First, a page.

Wednesday, October 20, 2010

Nineteen Ancient Poems - #2 - Anonymous (Chinese)


 The "Nineteen Ancient Poems" are the earliest extant poems in the five-character meter that was the longest lasting form of Chinese poetry.  They date back almost 2000 years, author(s) unknown.  Translations, as I keep repeating, are - at best - like seeing an object through a prism, at least in terms of getting at the essence of the original.  There have been different schools of thought about translating from the Chinese, from rhyming and meter schemes that simulated and emulated the original, to the one below, which attempts to capture some of the rhythm and sing-song repetition in the original.  Over the years, my yard-stick is whether it conveys the overall atmosphere and tone by which our emotional reaction is created.  For me, this one succeeds and that's why it's included: that sorrow and moodiness of a loss observed and felt is a theme that recurs in later Chinese poetry.  Remember: this was written almost 2000 years ago....
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Nineteen Ancient Poems - #2

Green, so green is the river grass,
thick so thick are the garden willow’s leaves.
Beautiful, so beautiful is the lady upstairs.,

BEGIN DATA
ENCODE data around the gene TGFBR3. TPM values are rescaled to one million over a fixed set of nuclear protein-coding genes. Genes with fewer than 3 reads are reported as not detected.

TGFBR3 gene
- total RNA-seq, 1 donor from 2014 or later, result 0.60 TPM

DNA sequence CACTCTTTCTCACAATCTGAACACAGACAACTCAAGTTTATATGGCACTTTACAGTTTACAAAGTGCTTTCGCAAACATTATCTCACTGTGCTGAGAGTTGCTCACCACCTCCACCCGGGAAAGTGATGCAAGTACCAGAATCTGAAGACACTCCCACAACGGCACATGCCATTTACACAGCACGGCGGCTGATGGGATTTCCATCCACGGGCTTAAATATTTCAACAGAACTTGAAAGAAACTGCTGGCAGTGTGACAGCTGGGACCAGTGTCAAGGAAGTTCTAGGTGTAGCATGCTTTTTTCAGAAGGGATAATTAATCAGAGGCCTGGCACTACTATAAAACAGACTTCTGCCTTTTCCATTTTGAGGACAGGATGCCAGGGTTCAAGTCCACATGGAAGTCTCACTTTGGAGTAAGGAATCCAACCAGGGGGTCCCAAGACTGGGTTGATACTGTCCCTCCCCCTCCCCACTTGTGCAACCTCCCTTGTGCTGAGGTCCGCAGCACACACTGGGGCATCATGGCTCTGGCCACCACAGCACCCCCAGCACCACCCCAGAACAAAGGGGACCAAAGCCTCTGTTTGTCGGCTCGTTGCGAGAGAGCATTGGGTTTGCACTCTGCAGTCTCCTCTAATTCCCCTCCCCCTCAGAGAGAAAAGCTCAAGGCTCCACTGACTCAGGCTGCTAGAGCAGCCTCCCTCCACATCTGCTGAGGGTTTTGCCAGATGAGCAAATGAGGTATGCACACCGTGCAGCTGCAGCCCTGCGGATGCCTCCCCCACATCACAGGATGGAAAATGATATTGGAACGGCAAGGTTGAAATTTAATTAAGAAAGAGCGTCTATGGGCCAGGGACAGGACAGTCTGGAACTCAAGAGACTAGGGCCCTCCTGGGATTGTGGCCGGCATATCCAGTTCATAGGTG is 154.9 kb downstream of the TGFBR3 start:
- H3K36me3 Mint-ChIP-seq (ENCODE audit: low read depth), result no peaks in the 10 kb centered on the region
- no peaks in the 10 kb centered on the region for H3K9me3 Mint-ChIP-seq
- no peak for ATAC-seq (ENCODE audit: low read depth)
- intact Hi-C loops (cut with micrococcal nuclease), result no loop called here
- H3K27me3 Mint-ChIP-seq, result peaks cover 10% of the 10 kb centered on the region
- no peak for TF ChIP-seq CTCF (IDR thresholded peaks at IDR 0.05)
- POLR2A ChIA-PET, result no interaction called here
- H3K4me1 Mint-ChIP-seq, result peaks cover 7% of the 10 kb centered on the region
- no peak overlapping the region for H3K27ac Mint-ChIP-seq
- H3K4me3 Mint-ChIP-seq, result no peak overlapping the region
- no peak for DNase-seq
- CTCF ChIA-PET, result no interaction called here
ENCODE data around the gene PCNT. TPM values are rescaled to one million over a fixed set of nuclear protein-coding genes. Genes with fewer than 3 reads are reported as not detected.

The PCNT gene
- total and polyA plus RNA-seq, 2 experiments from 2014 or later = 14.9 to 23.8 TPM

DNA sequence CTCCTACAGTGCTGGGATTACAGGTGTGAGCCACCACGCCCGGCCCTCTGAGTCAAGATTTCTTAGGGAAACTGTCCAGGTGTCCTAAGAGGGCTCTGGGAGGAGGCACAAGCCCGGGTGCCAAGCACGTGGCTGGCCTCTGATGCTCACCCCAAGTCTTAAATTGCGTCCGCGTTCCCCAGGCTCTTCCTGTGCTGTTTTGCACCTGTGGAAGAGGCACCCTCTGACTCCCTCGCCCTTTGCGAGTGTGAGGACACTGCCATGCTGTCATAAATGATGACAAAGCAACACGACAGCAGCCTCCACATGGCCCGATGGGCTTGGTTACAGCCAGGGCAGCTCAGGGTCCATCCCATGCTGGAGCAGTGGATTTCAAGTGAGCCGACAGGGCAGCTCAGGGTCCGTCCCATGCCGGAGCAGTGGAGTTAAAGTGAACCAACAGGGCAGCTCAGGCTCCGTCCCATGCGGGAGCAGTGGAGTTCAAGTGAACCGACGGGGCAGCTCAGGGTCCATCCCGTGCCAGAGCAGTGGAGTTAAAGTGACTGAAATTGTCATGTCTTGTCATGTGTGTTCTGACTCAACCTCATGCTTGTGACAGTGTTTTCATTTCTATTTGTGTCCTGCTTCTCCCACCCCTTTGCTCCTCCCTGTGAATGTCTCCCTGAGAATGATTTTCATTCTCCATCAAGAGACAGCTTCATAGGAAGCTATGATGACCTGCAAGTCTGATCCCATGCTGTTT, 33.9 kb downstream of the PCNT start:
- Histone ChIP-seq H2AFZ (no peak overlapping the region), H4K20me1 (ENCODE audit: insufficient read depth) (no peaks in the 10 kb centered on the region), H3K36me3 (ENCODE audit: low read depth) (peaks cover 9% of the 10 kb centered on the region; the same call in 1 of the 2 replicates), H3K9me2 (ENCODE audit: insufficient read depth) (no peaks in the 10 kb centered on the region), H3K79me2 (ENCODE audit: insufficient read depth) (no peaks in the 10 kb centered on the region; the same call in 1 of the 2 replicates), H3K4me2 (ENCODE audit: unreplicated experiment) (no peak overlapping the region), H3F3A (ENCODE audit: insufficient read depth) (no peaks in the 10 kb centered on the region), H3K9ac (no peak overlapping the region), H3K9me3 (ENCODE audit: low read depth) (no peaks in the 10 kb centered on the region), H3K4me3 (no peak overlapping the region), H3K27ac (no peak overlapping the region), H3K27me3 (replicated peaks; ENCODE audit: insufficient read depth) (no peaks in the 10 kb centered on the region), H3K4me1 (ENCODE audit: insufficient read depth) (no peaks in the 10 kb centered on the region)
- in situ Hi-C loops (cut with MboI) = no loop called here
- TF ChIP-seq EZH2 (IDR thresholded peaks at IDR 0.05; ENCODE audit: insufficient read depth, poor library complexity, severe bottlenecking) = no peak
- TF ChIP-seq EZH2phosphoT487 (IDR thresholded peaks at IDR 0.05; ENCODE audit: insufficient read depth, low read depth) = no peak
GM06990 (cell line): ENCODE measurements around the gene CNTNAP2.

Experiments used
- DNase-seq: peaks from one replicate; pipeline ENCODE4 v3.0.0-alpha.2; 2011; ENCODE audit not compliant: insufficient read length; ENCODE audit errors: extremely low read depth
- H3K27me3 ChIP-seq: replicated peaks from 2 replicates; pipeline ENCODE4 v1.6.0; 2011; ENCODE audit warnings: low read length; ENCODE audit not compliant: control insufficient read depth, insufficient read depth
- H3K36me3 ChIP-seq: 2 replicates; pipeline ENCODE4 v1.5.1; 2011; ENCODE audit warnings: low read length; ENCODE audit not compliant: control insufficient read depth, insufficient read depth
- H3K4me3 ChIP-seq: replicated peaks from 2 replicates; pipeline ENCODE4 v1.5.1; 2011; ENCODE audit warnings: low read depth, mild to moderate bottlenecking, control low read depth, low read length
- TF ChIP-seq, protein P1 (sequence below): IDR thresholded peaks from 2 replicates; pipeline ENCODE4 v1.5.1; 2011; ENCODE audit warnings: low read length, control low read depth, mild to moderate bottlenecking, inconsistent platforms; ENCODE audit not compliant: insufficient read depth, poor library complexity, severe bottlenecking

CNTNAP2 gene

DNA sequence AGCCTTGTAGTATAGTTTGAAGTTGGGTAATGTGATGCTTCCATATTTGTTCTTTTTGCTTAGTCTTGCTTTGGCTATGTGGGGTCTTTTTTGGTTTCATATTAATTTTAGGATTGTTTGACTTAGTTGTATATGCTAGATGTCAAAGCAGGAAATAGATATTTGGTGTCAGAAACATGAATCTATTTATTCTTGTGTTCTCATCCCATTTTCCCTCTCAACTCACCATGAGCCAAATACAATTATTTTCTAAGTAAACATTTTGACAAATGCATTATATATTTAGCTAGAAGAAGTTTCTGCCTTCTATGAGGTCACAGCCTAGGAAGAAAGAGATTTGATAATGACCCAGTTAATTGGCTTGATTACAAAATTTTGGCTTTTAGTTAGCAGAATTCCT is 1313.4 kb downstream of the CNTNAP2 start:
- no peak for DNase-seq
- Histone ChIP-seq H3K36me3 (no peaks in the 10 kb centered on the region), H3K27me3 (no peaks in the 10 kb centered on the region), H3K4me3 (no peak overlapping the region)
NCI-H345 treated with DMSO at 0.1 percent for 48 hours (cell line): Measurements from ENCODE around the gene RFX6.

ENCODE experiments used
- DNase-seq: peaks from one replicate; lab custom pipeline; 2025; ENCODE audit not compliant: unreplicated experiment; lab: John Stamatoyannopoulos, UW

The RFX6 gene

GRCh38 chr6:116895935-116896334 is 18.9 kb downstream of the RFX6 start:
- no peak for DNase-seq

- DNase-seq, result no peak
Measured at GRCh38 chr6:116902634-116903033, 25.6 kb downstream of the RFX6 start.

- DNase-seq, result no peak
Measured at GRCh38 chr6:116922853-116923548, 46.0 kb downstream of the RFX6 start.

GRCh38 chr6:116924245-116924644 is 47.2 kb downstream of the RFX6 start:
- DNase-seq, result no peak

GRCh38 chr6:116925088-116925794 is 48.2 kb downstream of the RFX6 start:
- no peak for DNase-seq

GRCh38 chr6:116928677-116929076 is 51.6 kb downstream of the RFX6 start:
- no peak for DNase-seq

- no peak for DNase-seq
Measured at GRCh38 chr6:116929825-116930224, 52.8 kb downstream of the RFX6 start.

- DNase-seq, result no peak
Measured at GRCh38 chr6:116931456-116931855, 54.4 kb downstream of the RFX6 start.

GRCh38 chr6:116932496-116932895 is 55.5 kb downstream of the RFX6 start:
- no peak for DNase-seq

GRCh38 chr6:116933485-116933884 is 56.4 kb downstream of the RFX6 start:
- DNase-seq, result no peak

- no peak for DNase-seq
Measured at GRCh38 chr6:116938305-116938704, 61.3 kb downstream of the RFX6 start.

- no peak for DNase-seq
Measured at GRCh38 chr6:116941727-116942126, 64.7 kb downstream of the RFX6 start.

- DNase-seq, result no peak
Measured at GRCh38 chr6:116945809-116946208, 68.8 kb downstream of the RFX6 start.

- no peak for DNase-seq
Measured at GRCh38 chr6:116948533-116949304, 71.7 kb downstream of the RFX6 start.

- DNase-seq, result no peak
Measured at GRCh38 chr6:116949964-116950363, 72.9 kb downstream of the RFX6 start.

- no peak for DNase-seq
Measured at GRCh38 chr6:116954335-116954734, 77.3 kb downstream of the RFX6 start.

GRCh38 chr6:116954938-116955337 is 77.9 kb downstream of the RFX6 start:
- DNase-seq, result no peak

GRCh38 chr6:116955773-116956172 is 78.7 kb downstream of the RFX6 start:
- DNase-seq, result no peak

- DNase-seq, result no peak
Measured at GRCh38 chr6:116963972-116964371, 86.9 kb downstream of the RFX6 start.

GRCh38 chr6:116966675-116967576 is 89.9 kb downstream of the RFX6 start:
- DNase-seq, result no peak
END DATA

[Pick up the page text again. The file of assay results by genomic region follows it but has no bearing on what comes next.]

shining as she stands by the window, shining.
Pretty in her powdered rouge, so pretty
with her slender, slender white hands.
Once she was a singing girl,
but now is the wife of a womanizer.
He travels but rarely comes home.
So hard to sleep in an empty bed.

                                Anonymous – Chinese, Han Dynasty, 206 BCE – 220 CE

Sunday, October 10, 2010

Places, Loved Ones - Philip Larkin

The fifth selection by Philip Larkin and the one that most disturbs the Romantic - capital "R", not lower case - in me. His place and talent in the 20th century English poets' pantheon is secure, but I venture that his private life and "success" in love relationships was neither carefree or smooth.  His "love" poems, while personally affecting - in particular the truths in "Talking In Bed" - require thought, reflection, and multiple readings.  They manage to get to the heart, but not by a straight path.   This one "bothers" me the most.  It has some lines, like the last four in the first verse,  that are just perfection in a few words.  And the entire second verse.  But then, he smacks you with the concluding verse, which makes you ponder.... everything.  Brilliant, effective, and ...... frightening.  (Your thoughts?)
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Places, Loved Ones

                         
No, I have never found
The place where I could say

This is my proper ground,

Here I shall stay;
Nor met that special one
Who has an instant claim
On everything I own
Down to my name

To find such seems to prove
You want no choice in where
To build, or whom to love;
You ask them to bear
You off irrevocably,
So that it’s not your fault
Should the town turn dreary,
The girl, a dolt.

Yet, having missed them, you’re
Bound, none the less, to act
As if what you settled for
Mashed you, in fact;
And wiser to keep away
From thinking you still might trace
Uncalled-for to this day
Your person, your place.
                                                              Philip Larkin - English

Saturday, October 9, 2010

Sonnets - Actualities - I - e.e. cummings